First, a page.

Keidel: Where Should Tony Romo Go?

By Jason Keidel

While the media and masses play spin the bottle with Tony Romo’s career, it feels like there are more candidates for the Cowboys QB’s services than there are NFL clubs.

Depending on the channel, show or pundit, the beleaguered Cowboy — who had a biblically bad year, going from Cowboys QB to injured to benched to perhaps cut in six months — has a dozen potential destinations. Predictions for where Romo will end up pinball across the map, from the Bears to the Browns to the Jets to the 49ers.

But if we thumb through the rosters, and consider Romo’s age, wage and talent, there seem to be two teams that would be the most logical fit.

The first spot is Denver, in the mile-high altitude and winning attitude that began with John Elway under center and continue now with Elway behind a desk. The Broncos icon has been nearly as good as GM as he once was as QB, making Denver some fertile football soil for free agents who have made their money but are missing a Super Bowl ring.

No one knows that better than Romo’s former teammate DeMarcus Ware, who the Cowboys gave up on way too soon. While Dallas continued to toil in injury and mediocrity, Ware went to two Super Bowls with Denver, winning one and putting a cherry on top of a potential Hall-of-Fame career.

The sales pitch is simple. Denver has an obscene home-field advantage, rabid defense and a legend running the front office. And who could counsel Romo any better than Elway, who just sent Peyton Manning into the sunset with a second Super Bowl title?

Quite tempting. Add the fact that Elway is still struggling to find Peyton’s replacement. The QB soup of Mark Sanchez, Paxton Lynch and Trevor Siemian has given the former QB great some gridiron indigestion. For all of Elway’s on-field and front-office acumen, there are 32 NFL teams but are hardly 32 franchise quarterbacks. No doubt Elway, like every other GM, is especially sick over passing on Romo’s replacement and tormentor, Dak Prescott.

While Elway paid Peyton Manning $20 million a year, and the Texans pay Brock Osweiler $72 million over four years, Prescott makes a microscopic $540,000 this year, up from a laughable $450,000 in 2016. Not bad for a QB who just lorded over a 13-3 season.

But Denver is missing three things that quarterbacks covet, particularly an aging and increasingly brittle QB like Romo — a robust running game, high-grade offensive line and warm weather.

To that end, let’s consider the best destination for the Dallas QB — about 240 miles due south. Take a four-hour drive, down I-45, and find Houston, home of the Texans, and perhaps the future home of Tony Romo.

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Frankly, Houston is it. They have Pro Bowl RB in Lamar Miller, a quarterback’s best friend. They have the league’s best defense, with Jadeveon Clowney playing like a No. 1 pick and JJ Watt to return in 2017. Outstanding wideout DeAndre Hopkins will be frothing to return to form after a woeful season. And they play in South Texas, warm all year long. And in the rare moments of inclement weather, they just slide that space-age dome over the game.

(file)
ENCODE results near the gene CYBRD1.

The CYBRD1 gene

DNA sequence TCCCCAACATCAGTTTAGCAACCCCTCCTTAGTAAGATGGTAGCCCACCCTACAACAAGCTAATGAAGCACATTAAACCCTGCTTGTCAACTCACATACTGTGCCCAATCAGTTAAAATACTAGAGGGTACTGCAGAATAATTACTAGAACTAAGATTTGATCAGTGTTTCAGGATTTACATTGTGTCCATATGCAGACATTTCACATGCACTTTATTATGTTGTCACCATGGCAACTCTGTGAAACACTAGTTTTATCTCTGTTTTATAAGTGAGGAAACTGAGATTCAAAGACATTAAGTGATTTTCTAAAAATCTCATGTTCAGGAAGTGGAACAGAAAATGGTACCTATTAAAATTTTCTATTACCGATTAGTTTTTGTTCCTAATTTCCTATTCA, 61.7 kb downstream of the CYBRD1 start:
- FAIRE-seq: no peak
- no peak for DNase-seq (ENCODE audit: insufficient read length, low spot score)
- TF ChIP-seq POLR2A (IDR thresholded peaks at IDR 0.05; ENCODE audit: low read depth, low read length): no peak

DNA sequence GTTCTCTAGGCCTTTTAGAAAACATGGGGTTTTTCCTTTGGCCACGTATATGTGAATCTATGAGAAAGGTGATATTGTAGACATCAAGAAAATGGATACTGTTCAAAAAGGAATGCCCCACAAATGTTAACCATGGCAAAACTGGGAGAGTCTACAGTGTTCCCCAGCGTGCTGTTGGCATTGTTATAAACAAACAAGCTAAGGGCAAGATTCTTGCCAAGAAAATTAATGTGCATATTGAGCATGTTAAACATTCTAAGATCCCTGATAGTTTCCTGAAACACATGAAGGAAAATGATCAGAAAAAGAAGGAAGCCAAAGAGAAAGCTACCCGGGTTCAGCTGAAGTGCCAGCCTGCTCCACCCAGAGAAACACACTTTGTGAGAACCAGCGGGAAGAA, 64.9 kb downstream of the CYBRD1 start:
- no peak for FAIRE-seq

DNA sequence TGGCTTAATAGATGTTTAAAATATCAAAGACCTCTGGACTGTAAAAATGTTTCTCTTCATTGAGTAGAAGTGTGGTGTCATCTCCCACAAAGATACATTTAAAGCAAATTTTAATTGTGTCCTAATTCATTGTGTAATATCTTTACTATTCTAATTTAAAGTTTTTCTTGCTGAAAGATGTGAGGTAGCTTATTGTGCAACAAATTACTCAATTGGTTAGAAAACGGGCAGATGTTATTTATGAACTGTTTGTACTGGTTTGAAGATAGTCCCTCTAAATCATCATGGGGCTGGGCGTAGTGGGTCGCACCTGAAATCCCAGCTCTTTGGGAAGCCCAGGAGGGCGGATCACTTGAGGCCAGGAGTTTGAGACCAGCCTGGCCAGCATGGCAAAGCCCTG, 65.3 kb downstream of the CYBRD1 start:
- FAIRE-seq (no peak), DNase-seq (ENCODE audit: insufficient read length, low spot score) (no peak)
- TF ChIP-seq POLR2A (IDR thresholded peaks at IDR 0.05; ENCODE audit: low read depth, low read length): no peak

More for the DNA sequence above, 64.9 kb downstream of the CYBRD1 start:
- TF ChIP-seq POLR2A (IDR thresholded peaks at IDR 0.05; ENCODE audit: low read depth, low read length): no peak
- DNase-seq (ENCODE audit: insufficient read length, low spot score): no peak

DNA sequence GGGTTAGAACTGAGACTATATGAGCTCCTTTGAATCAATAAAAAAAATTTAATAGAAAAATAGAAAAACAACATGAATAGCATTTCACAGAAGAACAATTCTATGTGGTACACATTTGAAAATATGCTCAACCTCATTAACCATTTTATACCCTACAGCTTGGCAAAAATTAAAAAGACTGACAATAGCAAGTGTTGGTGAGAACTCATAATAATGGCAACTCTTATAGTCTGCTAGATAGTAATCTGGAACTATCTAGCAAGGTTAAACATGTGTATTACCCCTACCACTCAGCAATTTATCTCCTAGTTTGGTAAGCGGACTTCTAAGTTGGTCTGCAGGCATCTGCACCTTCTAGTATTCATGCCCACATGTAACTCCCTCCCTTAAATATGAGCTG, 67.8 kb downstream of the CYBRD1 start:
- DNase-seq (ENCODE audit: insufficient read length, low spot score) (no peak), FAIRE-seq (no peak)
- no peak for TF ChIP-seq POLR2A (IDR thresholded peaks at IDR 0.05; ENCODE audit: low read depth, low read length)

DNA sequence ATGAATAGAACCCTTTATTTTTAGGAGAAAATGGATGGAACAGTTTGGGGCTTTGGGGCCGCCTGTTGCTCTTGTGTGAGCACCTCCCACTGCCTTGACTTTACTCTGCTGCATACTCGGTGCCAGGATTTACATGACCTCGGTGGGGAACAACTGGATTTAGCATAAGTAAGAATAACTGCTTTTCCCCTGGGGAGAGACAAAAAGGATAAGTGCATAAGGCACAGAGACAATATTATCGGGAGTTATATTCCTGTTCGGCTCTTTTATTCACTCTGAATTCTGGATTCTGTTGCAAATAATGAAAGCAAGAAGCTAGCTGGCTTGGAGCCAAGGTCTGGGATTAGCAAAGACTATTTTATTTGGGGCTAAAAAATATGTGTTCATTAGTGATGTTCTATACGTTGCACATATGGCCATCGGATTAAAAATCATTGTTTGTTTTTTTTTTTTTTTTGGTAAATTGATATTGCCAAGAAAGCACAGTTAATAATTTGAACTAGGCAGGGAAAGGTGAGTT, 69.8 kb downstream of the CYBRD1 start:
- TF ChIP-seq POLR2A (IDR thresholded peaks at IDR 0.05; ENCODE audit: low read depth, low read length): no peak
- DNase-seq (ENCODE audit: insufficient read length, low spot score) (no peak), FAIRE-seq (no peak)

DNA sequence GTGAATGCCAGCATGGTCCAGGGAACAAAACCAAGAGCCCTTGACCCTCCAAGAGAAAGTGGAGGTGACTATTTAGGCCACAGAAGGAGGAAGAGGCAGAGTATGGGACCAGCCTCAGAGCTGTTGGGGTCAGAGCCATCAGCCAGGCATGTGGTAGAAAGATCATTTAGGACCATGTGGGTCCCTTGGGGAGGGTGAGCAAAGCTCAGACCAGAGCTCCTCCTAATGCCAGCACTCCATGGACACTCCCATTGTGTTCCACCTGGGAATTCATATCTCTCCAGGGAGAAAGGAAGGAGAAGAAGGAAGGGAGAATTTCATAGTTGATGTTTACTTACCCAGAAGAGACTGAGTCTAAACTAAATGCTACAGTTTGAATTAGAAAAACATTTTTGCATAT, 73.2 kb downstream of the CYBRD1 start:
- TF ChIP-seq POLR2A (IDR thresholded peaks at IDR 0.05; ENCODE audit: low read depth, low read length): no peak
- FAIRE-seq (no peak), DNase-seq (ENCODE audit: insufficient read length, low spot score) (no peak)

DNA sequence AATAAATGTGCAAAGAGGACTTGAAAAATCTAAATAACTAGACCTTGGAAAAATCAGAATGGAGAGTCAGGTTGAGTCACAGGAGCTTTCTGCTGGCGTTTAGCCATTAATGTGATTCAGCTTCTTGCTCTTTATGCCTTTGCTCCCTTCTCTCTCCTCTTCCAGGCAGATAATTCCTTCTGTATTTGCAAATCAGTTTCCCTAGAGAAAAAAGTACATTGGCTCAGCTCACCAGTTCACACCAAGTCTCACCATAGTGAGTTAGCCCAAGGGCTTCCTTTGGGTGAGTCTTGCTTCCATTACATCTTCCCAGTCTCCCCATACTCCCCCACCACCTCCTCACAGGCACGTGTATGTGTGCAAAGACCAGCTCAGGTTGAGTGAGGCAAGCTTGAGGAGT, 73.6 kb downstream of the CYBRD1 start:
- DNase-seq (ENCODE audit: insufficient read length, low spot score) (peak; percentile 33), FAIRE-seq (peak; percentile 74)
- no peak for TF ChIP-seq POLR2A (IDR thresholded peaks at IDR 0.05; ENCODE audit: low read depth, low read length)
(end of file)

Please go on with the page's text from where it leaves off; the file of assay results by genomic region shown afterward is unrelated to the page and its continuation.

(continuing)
Forget Osweiler’s feelings. You can either admit the $72 million mistake or double-down on it and lose again in the first round of the playoffs.

The numbers work for both Texas teams. With a league-wide cap bump of about $13 million, at least half the NFL has a minimum $30 million in cap room entering 2017. Houston has about $24 million as of February 7 (according to overthecap.com).

No team could use a salary dump more than Dallas, who are last in the league in terms of spending money. In fact, they are one of only two teams in the red. Despite the cap jumping $13 million, the Cowboys are $13 million over the cap. Releasing Romo would save the Cowboys about $5.1 million in dead cap space.

The only reason Dallas would keep Romo is because Jones has become Romo’s surrogate/football father. And while the rest of us were busy being spellbound by Prescott’s performance in 2016, a part of Jones ached to see his old QB on the field for one more run.

Jones has to cut Romo, provided he asks. When he got Wally Pipped by Prescott, the locker room was a potential powder keg. All Romo had to do was hint that he deserved to play. That would have engulfed the Cowboys, the biggest dispute since J.R. Ewing got shot, just ahead of the feud between Jones and Jimmy Johnson. Instead, Romo handled the whole thing with wisdom, humility and nobility. And with Jones squirting lighter fluid onto that simmering situation every week, Romo had the match and never dropped it.

Bill O’Brien is an offensive coordinator at heart, so it’s not like Romo would be parachuting into a cauldron of coaches fighting over the playbook. And it’s impossible to think of a better sight than Tony Romo, a lifelong Cowboy, getting to ride off into the Texas sunset.

Jason writes a weekly column for CBS Local Sports. He is a native New Yorker, sans the elitist sensibilities, and believes there’s a world west of the Hudson River. A Yankees devotee and Steelers groupie, he has been scouring the forest of fertile NYC sports sections since the 1970s. He has written over 500 columns for WFAN/CBS NY, and also worked as a freelance writer for Sports Illustrated and Newsday subsidiary amNew York. He made his bones as a boxing writer, occasionally covering fights in Las Vegas, Atlantic City, but mostly inside Madison Square Garden. Follow him on Twitter @JasonKeidel.

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